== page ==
The again and againism of TSVI’s “Inner Worlds”

There’s a long history of western artists traipsing into eastern philosophy and music styles to create little chimeras for sale to anyone with tastes that the record industry might offensively call “exotic.” Hell, it worked for The Beatles in ’68.

But with the globalized nature of modern life, the boundaries of what might be considered appropriated or exoticized blur. It’s still important to be authentic, to have a connection to a musical tradition beyond a trite explanation like, “well I just like playing music like this right now, okay?” Why is being authentic important? Hard to say, but it is. Something about humanity’s need for truth in art. Like, the artist’s experience with style must be deep-rooted if their art is to be believed. Under this paradigm, TSVI is more than just another westerner who likes the sitar. If the bio on his label’s artist page can be relied on, he comes from a Hindu upbringing, and he has a connection to Middle Eastern music through his partner. Though, to be clear, TSVI’s newest album, Inner Worlds, is a western-style club/trance dance album – it just uses some far-and-near-east sounding loops, and the release notes make a few suggestions about Tantric ideology and Sufi knowledge and how those things are important to understand the meaning of the album as an immersive objet d’philosophie.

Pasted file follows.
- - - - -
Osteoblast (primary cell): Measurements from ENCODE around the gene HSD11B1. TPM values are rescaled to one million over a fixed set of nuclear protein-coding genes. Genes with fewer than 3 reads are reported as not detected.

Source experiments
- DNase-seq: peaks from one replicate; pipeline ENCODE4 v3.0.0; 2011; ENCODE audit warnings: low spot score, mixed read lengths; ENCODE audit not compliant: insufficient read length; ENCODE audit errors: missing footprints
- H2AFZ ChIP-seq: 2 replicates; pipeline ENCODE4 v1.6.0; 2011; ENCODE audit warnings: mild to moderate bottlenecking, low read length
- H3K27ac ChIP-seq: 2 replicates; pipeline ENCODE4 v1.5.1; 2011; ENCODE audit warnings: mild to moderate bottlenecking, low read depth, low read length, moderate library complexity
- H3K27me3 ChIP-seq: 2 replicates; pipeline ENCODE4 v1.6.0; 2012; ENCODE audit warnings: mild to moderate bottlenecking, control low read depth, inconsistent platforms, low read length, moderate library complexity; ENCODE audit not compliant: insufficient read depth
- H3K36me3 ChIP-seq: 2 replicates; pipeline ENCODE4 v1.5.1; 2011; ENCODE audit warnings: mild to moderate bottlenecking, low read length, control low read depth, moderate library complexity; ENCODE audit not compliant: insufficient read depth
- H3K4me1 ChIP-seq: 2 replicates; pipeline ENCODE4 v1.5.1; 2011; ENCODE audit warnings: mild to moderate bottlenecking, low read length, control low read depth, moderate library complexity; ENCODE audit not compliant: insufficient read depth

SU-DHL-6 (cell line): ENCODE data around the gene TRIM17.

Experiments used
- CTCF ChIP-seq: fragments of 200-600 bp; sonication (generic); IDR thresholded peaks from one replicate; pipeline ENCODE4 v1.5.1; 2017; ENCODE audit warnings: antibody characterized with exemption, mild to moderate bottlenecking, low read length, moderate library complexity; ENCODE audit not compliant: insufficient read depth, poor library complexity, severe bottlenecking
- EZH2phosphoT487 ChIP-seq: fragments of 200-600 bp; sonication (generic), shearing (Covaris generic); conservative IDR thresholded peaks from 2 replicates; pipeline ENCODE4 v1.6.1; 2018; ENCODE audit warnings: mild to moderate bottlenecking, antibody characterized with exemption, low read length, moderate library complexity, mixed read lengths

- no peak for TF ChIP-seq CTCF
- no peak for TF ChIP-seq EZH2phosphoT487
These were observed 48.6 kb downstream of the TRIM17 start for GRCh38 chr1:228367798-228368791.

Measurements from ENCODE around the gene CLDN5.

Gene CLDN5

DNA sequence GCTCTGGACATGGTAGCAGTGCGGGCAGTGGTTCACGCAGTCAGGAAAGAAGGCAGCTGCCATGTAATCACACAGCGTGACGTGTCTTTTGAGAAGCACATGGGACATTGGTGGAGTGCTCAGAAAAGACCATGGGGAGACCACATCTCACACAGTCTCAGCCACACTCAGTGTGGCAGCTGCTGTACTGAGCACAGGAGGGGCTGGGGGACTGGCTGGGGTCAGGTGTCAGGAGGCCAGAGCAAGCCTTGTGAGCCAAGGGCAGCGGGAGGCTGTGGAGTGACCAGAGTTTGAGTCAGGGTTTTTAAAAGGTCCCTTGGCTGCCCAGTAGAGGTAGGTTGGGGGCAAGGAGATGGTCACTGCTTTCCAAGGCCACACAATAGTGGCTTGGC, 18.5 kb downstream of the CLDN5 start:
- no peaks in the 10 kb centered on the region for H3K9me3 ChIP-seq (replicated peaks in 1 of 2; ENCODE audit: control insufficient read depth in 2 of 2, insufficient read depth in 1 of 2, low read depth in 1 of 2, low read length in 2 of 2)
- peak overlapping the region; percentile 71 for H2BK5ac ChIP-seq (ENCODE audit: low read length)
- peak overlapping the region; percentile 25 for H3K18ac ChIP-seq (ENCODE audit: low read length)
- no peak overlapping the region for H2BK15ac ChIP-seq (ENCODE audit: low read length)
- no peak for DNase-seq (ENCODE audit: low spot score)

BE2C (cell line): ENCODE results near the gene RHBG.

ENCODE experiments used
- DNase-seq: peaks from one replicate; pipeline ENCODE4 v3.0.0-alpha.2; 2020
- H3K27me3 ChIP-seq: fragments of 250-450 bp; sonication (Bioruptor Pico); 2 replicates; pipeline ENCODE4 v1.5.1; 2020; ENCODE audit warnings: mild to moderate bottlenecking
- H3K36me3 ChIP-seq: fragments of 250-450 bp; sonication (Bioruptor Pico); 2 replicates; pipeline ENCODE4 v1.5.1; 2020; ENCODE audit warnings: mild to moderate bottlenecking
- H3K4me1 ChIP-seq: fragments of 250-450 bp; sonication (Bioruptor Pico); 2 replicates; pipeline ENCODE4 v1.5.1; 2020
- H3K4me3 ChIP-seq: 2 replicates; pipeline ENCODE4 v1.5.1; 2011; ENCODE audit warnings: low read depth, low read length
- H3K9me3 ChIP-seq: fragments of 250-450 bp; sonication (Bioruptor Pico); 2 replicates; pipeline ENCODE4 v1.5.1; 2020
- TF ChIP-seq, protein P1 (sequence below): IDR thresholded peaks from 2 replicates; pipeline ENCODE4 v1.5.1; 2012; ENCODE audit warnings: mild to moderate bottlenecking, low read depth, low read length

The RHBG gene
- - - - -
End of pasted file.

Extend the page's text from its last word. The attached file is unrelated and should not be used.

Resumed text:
It’s a bit of a reach.

Whenever an artists makes vague allusions to the blending of distant cultures – Arabic, Indian, Jamaican – without a clear guiding thesis, the bullsh*t sensors of the sensitive critic start pinging. When phrases like, “musical journey” or “voyage of self-discovery” show up in the liner notes, the sensors turn positively red and start flashing. There’s nothing wrong with blending the styles of different countries and time periods (pretty much every artist, ever, does it or has done it) but when the artist draws attention to this act with the rather colonial language of “discovery,” then the focus of the album changes from being about the music and what it does to the listener to being about the creator and what he does to the music of established cultures. Saying this isn’t necessarily a critique of TSVI, but of the media strategy that advertises him.

In regards to the music,

Inner Worlds follows a blueprint: most songs feature a 4/4 time signature with a metronomic drum box for a foundation. Then looping tracks layer up in rhythm with the beat. Once that’s all set up and has played for a few repeats, a weird sound loop plays jazz-like in syncopation to the rest of the beat, then cuts out, then comes back. Sometimes two or three different noises or voices will take turns.

Again and again for thirteen tracks.

And that’s fine. Music that falls into the loosely defined ‘trance’ genre must abide to a certain repetitive aesthetic. Though, then, it seems like the only difference between this and a half-million other trance albums on Soundcloud is that Inner Worlds has a rhaita looping in every so often, and the hype-man in the background yells in Arabic.

There are good songs on the album, most of them, really. Taken alone. Together, however, they tend to drag on. There are outliers: “Safi,” featuring the vocalist Miragal, has a haunting, CHVRCHES-like quality that sets it apart from the rest of the songs. And “The Cobra’s Dance” stands outs by adding more, more, and more drum machine than any song before or since. If this were a review of one or two choice songs, it would be glowing. Unfortunately, that’s not the case.

Inner Worlds has some cool sounds and some neat songs, but doesn’t have the indefinable qualities of an album that gets listened to on repeat – though it does repeat, over and over.